July 16, 2018

Return of 300 Antique Iranian Objects from Belgium

At the latest days of 2014, after more than 30 years of constant efforts by Iranian Cultural Heritage, Handicraft and Tourism Organization, the Belgian court of appeal eventually ruled in favor of the restitution of an ancient Iranian artifact collection.

Ornaments from Khorvin
A necklace from Khorvin graves

Those were the archaeological findings unearthed at Khorvin, some 80 km away from Tehran, Iran. The findings of this site, grey potteries, earthenware and metal objects, date back to the late second and also first millennium BC, meaning around 3000 years ago. This is a source of pride for Iranians to see how Iran tries to return this and other artifacts to the country they belong to.

History of Khorvin Artifacts at Belgium

In 1965, a French lady, who had married to an Iranian professor and lived in Iran for 18 years, started smuggling a collection of more than 300 objects from Iran by the help of a Belgian diplomat. Iranian government has started a legal process since 1981 by filing a lawsuit to return these objects, but the court rejected the case several times saying the case was too old to be considered.

Realizing the importance of the objects and Iranians’ persistence through legal channels in Belgium, the department of archaeology at Ghent university in Belgium took the objects and kept them in their museum. Later, the court ordered the objects to be taken to the Museum of Brussels University while the court was working toward releasing the final verdict, which ended up in favor of Iran.

Khorvin Objects were finally ordered by the Belgian court of appeal to be returned to Iran two months before the end of 2014 as a result of decades of valuable efforts by the Iranian cultural heritage organization. Now, they are back to Iran. Iranians are waiting for them to be displayed. The Cultural Heritage authorities have announced that they would be soon displayed at the National Museum of Iran in Tehran.

Similar Cases Underway

There are two other cases similar to this underway and even one close to be ended outside Iran. Iranian authorities are trying to get them back as they are considered national treasure and cultural heritage.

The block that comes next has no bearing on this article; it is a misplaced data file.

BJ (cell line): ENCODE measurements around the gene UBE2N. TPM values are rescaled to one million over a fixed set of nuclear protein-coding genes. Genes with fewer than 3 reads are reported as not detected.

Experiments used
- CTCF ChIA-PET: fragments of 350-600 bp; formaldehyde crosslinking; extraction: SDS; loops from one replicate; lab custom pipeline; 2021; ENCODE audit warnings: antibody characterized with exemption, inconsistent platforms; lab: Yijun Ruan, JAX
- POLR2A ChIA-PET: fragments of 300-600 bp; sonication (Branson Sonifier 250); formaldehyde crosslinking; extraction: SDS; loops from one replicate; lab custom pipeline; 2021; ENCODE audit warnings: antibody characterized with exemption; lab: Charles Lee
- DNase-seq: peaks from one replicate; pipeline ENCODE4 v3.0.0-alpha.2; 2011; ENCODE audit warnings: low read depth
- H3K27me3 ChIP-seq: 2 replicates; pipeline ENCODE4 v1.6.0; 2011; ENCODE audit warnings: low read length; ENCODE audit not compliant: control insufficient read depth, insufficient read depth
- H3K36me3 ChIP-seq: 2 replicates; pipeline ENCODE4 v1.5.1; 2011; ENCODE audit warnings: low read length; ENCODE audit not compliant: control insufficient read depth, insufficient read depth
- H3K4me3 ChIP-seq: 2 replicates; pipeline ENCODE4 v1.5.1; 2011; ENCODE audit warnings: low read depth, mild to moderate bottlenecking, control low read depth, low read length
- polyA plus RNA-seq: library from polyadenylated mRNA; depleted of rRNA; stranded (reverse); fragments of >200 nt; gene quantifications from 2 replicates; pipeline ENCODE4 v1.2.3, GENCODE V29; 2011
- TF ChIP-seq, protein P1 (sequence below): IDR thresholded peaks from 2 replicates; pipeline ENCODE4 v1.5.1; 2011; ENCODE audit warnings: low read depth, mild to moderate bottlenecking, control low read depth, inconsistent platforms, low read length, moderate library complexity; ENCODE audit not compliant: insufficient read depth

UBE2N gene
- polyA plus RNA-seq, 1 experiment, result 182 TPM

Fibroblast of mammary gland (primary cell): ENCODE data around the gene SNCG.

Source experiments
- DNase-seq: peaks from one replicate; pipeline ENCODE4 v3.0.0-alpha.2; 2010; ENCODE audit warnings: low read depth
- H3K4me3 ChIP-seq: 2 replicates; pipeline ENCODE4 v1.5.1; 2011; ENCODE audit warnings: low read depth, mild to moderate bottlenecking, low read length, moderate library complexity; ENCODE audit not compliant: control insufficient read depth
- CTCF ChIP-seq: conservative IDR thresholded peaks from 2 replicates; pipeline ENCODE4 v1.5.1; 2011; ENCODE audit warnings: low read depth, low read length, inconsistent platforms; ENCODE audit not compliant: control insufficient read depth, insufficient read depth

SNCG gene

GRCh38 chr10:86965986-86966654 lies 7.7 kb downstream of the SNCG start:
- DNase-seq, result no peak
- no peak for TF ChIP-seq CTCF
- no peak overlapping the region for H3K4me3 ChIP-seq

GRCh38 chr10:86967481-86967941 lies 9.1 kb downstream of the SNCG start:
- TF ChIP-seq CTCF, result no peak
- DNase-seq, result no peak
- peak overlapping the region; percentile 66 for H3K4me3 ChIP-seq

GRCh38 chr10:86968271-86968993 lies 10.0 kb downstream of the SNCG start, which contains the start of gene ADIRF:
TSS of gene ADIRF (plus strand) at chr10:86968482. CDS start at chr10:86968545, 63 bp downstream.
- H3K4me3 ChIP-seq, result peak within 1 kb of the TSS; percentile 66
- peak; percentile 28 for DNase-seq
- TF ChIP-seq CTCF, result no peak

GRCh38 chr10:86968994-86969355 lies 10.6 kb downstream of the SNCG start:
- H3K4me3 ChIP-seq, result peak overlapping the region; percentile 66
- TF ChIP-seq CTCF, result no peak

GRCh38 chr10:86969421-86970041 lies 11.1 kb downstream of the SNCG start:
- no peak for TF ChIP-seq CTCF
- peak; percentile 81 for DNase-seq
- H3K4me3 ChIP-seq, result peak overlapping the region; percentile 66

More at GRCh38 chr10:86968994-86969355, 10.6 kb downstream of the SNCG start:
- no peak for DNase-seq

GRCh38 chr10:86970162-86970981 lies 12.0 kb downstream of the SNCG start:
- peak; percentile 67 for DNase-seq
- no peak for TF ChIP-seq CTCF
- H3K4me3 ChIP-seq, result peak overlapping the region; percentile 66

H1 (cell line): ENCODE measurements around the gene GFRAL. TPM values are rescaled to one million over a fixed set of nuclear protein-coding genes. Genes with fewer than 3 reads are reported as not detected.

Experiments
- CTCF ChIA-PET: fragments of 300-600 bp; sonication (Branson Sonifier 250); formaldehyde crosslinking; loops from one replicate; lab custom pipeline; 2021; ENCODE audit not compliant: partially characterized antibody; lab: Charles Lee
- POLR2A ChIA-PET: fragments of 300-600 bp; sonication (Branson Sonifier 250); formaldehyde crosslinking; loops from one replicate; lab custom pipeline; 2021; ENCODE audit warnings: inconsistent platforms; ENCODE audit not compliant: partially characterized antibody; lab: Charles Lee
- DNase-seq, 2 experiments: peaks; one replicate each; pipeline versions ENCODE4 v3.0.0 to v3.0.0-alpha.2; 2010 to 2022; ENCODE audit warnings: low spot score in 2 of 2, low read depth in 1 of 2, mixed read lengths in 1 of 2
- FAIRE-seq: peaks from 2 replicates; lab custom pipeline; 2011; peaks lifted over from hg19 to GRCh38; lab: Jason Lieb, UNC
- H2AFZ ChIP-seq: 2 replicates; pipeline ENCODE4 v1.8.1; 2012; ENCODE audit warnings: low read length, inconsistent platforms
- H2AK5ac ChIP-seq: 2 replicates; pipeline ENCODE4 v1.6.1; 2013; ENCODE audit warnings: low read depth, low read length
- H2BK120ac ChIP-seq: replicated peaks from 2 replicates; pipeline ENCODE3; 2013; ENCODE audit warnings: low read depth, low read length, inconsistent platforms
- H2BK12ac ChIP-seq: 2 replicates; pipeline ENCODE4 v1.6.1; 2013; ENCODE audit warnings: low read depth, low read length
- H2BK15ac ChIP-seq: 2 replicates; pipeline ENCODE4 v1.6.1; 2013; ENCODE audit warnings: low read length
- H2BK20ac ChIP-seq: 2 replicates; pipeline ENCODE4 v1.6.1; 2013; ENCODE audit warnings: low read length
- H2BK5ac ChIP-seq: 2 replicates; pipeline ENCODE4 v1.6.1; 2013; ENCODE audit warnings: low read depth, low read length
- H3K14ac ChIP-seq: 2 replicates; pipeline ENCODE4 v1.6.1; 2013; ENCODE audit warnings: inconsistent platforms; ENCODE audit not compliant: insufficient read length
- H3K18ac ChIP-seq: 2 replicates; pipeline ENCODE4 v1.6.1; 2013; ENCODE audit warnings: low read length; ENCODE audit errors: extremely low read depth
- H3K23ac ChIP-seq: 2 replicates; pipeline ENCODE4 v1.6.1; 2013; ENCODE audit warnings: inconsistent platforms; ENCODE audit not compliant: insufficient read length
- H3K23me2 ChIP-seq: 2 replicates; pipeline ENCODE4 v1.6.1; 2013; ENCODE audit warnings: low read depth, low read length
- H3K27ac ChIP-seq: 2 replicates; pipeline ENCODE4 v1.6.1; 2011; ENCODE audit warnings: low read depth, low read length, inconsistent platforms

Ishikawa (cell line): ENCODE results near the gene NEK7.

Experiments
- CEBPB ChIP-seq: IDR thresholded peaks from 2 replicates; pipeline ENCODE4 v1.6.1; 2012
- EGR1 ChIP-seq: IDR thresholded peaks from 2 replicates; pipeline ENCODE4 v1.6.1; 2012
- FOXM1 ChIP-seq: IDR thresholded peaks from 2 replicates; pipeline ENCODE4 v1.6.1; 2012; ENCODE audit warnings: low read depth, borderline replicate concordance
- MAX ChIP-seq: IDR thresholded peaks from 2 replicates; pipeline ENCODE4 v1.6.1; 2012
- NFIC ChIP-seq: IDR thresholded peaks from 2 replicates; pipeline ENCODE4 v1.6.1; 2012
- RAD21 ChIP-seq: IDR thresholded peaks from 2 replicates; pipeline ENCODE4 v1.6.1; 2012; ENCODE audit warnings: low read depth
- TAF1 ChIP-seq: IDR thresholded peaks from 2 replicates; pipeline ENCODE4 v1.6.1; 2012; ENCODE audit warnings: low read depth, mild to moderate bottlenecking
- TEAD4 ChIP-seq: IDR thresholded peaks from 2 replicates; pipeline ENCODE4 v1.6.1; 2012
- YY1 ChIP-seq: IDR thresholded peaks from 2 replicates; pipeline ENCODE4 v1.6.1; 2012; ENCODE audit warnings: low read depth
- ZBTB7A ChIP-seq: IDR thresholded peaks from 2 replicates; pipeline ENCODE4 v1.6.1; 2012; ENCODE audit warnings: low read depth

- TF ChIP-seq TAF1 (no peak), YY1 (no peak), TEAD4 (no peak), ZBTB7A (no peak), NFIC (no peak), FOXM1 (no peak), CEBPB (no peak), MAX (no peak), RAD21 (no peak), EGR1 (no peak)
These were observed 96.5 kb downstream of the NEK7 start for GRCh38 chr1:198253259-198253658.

In general, it creates good feeling in one knowing that Iran is actively involved in such legal procedures to return ancient artifacts to their homeland, where they belong.

What Do You Think?

I believe all the countries should pursue the legal channels to return the smuggled ancient artifacts to their original places. There are large number of similar artifacts in the world that have been smuggled outside their homelands. They constitute part of the identity of a nation and must go back to their country of origin.

I will be happy to read your ideas about this at the comments below this page.

About The Author

Rahman Mehraby is the Tour Consultant who has traveled across Iran and guided tours for more than 15 years. He's an author and the owner of Destination Iran.

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12 Comments

    1. Rahman Mehraby

      The judicial system in Belgium has finally been fair to let the Iranian objects go back to Iran. Their government has also agreed to let this happen.

      There are some Iranian objects (30,000 clay tablets) in the US for almost half a century and the court in the US has approved the return of the objects by Chicago university to Iran, but they’re not coming home!!

      Reply
  1. Keith Haines